Monthly Archives: May 2016

How VR is helping the victims of terrorism


“Virtual reality is already used to treat post-traumatic stress disorder in soldiers – now it’s helping the victims of terrorist attacks

Researchers are carefully building virtual-reality versions of the Bataclan theatre and Paris streets to simulate the horrific attacks of last November. It’s not for some sick game, but to help victims suffering from post-traumatic stress syndrome (PTSD).

VR headsets are being used to treat a variety of psychological issues: to help people with autism train for stressful social situations, such as job interviews; to overcome phobias; and to reduce pain, particularly in people with severe burns, by distraction.

VR has been used to treat PTSD for more than a decade, the improvement and commercialisation of VR headsets of late has certainly helped, says Dr Albert “Skip” Rizzo, the director of medical virtual reality at the Institute for Creative Technologies at the University of Southern California.

Dr Rizzo is working with a consortium of European collaborators to build a virtual Paris scenario.

By Nicole Kobie at Alphr

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Future geriatricians ‘become’ Alfred, a 74-year-old patient, using virtual reality


“[In a study at] University of Illinois at Chicago a virtual reality experience transforms the user into a 74-year-old named Alfred in order to see his perspective as a medical patient.

Seven minutes in the shoes of an elderly man whose audiovisual impairments are misdiagnosed as cognitive ones — and a story that students across many disciplines have worked together to create.

Their goal was to craft an interactive, experiential product that could be used for curriculum in geriatrics — the health and care of elderly people — because of predicted growth in future U.S. aging populations and a disconnect between patients and the students or doctors who treat them.

Becoming Alfred helps users empathize with and better understand elderly patients.”

Credit: Carrie Shaw

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How virtual reality is transforming healthcare (incl. video)


“With VR headsets selling out faster than manufacturers can create them, the future looks bright for mass adoption, and that could well mean that an Oculus Rift looks just as natural in the doctor’s surgery as stethoscopes and needles.

Here is a list of some novel uses for VR in mental health and beyond:”

1. As a treatment for paranoia

2. Providing phantom limb pain relief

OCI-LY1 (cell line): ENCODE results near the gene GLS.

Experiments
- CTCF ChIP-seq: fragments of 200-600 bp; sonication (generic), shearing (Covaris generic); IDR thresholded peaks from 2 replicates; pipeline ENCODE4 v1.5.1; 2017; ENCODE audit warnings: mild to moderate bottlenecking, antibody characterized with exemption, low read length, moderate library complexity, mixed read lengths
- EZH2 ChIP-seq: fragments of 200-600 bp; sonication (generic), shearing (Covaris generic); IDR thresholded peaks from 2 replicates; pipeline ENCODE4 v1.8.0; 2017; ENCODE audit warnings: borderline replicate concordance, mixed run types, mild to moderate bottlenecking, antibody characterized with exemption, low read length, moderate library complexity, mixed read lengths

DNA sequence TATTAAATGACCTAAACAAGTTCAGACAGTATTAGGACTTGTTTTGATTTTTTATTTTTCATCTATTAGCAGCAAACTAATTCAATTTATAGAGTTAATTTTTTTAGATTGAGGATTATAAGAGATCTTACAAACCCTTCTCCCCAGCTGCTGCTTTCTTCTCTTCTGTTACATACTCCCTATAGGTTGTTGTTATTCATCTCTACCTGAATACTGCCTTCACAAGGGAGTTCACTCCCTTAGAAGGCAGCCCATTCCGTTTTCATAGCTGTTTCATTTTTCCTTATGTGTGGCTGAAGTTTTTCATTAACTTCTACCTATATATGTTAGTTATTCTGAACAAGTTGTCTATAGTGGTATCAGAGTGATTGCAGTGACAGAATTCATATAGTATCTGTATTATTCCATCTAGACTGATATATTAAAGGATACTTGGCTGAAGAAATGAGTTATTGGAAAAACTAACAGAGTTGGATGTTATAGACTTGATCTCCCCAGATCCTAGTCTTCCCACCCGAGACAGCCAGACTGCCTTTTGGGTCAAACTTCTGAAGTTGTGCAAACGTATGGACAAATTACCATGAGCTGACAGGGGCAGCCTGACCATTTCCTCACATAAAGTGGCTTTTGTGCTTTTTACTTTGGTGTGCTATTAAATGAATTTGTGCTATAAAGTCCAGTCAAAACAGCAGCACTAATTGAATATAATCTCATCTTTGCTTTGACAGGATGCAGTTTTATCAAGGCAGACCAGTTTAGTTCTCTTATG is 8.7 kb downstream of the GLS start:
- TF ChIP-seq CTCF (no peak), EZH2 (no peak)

3. As a super-effective pain killer

4. Helping PTSD sufferers live with their trauma

5. As a controlled virtual environment for alcoholics

6. As training for lazy eyes

7. As social cognition training for young autistic adults

By Alan Martin at Alphr

Image: D Coetzee used under Creative Commons

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Paranoia ‘reduced with virtual reality’


“Virtual reality has been used to help treat severe paranoia.

Patients who suffered persecutory delusions were encouraged to step into a computer-generated Underground train carriage and a lift.

The simulations allowed the study’s 30 patients to learn social situations they feared were actually safe.

The study was led by Prof Daniel Freeman, a clinical psychologist at Oxford University’s Department of Psychiatry [who said] “At the heart of paranoia is the unfounded belief that people are under threat.”

By Fergus Walsh at BBC News

Image by Oxford University

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A virtual reality game that’s good for you and scientist-approved (incl. video)


“This small indie game could be the Xanax of VR… billed by its creators as a meditative virtual-reality experience.”

“We want to help teach people these breathing techniques so that they can then manage these conditions outside of the game,” says co-creator Owen Harris of Deep VR’s intended stress- and anxiety-reducing goal. “This is a technology that exists within all of our bodies that costs no money… that we have all have access to.”

“Through a partnership with Isabela Granic, a professor of Behavioral Studies at Radboud University in the Netherlands, Deep VR will become more than just a calming escape for VR enthusiasts; it’s now the basis for a psychological study that aims to alleviate anxiety in children.”

By Joseph Volpe at Engadget

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